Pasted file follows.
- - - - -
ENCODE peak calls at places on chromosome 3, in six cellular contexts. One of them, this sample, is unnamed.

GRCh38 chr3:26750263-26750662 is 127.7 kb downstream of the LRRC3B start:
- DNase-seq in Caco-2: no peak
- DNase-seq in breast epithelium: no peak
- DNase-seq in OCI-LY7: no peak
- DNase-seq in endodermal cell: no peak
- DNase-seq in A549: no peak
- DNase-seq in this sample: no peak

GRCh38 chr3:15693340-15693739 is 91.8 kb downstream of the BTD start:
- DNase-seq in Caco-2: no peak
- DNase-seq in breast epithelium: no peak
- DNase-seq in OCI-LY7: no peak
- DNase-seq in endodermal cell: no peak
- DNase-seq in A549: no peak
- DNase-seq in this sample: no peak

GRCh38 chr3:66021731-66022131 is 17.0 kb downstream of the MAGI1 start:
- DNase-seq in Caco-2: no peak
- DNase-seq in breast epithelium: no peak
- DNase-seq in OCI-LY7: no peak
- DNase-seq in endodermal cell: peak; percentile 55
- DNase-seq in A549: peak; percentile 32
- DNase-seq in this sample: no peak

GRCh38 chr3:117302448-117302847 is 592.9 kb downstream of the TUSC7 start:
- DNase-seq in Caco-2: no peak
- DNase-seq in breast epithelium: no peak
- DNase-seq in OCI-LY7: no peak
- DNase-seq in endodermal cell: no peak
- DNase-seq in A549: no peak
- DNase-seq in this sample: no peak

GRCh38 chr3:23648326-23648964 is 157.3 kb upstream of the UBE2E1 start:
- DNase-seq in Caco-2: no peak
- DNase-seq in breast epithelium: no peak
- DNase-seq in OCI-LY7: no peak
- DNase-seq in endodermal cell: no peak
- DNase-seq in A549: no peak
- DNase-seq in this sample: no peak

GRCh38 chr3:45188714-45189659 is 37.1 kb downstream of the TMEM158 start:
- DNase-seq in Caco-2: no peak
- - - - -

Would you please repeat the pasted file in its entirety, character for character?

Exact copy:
ENCODE peak calls at places on chromosome 3, in six cellular contexts. One of them, this sample, is unnamed.

GRCh38 chr3:26750263-26750662 is 127.7 kb downstream of the LRRC3B start:
- DNase-seq in Caco-2: no peak
- DNase-seq in breast epithelium: no peak
- DNase-seq in OCI-LY7: no peak
- DNase-seq in endodermal cell: no peak
- DNase-seq in A549: no peak
- DNase-seq in this sample: no peak

GRCh38 chr3:15693340-15693739 is 91.8 kb downstream of the BTD start:
- DNase-seq in Caco-2: no peak
- DNase-seq in breast epithelium: no peak
- DNase-seq in OCI-LY7: no peak
- DNase-seq in endodermal cell: no peak
- DNase-seq in A549: no peak
- DNase-seq in this sample: no peak

GRCh38 chr3:66021731-66022131 is 17.0 kb downstream of the MAGI1 start:
- DNase-seq in Caco-2: no peak
- DNase-seq in breast epithelium: no peak
- DNase-seq in OCI-LY7: no peak
- DNase-seq in endodermal cell: peak; percentile 55
- DNase-seq in A549: peak; percentile 32
- DNase-seq in this sample: no peak

GRCh38 chr3:117302448-117302847 is 592.9 kb downstream of the TUSC7 start:
- DNase-seq in Caco-2: no peak
- DNase-seq in breast epithelium: no peak
- DNase-seq in OCI-LY7: no peak
- DNase-seq in endodermal cell: no peak
- DNase-seq in A549: no peak
- DNase-seq in this sample: no peak

GRCh38 chr3:23648326-23648964 is 157.3 kb upstream of the UBE2E1 start:
- DNase-seq in Caco-2: no peak
- DNase-seq in breast epithelium: no peak
- DNase-seq in OCI-LY7: no peak
- DNase-seq in endodermal cell: no peak
- DNase-seq in A549: no peak
- DNase-seq in this sample: no peak

GRCh38 chr3:45188714-45189659 is 37.1 kb downstream of the TMEM158 start:
- DNase-seq in Caco-2: no peak